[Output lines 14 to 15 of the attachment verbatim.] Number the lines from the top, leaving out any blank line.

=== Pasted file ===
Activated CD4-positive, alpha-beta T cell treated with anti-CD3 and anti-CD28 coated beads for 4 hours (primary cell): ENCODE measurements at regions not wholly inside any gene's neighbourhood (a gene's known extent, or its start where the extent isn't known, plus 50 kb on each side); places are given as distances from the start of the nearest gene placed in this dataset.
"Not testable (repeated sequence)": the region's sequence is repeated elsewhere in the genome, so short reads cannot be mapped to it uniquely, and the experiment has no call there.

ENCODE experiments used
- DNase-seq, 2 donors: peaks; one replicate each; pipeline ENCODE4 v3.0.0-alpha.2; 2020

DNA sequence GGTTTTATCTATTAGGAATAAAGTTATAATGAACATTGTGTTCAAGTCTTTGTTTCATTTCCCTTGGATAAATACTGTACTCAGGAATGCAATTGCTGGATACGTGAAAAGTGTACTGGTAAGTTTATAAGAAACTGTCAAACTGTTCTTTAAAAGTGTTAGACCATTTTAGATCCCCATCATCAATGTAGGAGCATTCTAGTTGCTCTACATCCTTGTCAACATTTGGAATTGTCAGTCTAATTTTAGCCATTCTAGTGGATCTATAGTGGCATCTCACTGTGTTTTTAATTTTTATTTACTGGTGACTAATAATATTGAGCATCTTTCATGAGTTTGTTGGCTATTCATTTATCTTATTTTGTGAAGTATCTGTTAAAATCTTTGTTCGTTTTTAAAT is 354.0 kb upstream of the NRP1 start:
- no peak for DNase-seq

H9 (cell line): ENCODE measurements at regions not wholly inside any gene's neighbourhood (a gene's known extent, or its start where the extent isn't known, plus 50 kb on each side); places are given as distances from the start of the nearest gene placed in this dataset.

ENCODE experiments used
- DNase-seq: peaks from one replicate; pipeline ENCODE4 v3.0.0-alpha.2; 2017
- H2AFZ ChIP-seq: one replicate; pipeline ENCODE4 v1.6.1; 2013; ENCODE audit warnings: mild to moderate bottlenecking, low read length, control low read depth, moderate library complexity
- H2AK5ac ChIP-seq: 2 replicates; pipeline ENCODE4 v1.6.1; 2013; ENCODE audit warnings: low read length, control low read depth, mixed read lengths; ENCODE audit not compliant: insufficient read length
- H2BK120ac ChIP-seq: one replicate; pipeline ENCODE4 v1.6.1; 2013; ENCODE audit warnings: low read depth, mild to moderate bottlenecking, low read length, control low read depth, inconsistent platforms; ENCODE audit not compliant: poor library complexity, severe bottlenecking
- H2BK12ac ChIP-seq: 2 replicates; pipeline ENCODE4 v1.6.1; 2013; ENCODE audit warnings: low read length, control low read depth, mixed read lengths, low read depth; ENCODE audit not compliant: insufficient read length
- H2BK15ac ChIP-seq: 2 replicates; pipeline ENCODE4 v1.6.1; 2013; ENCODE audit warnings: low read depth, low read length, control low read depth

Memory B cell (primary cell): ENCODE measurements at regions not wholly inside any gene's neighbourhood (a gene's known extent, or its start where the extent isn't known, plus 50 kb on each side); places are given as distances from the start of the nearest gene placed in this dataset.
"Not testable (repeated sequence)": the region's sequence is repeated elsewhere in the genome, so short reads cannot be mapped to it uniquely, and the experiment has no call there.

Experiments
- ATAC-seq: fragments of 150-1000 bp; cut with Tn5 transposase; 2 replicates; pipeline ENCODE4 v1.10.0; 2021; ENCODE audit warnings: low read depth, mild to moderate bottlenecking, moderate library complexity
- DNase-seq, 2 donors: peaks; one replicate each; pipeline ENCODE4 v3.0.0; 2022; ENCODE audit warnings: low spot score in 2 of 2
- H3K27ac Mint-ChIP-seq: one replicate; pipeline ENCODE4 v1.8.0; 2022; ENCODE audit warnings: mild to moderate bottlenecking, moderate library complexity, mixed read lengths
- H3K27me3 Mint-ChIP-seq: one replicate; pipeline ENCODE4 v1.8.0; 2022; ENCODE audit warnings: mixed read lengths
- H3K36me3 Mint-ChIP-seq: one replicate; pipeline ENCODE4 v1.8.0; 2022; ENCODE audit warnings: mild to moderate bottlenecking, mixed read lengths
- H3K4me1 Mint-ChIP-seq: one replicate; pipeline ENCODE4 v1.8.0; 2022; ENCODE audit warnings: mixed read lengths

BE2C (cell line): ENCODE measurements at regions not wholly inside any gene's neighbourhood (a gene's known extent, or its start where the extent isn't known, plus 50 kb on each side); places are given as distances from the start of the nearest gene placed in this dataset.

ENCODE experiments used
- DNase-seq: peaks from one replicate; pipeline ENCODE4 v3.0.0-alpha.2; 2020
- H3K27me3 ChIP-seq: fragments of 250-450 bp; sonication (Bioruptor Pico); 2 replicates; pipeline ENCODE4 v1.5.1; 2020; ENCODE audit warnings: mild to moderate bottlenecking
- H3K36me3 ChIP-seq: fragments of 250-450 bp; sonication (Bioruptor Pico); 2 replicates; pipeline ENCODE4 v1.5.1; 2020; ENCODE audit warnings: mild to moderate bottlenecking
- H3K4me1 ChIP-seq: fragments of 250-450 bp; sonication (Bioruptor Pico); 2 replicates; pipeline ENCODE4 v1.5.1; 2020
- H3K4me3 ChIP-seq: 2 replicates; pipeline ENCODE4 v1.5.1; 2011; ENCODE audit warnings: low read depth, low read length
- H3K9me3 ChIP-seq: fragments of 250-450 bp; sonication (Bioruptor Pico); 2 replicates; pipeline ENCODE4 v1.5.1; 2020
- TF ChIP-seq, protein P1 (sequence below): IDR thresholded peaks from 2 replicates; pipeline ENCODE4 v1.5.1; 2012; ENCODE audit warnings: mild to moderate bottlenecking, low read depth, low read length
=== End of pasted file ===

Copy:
- H2BK15ac ChIP-seq: 2 replicates; pipeline ENCODE4 v1.6.1; 2013; ENCODE audit warnings: low read depth, low read length, control low read depth

Memory B cell (primary cell): ENCODE measurements at regions not wholly inside any gene's neighbourhood (a gene's known extent, or its start where the extent isn't known, plus 50 kb on each side); places are given as distances from the start of the nearest gene placed in this dataset.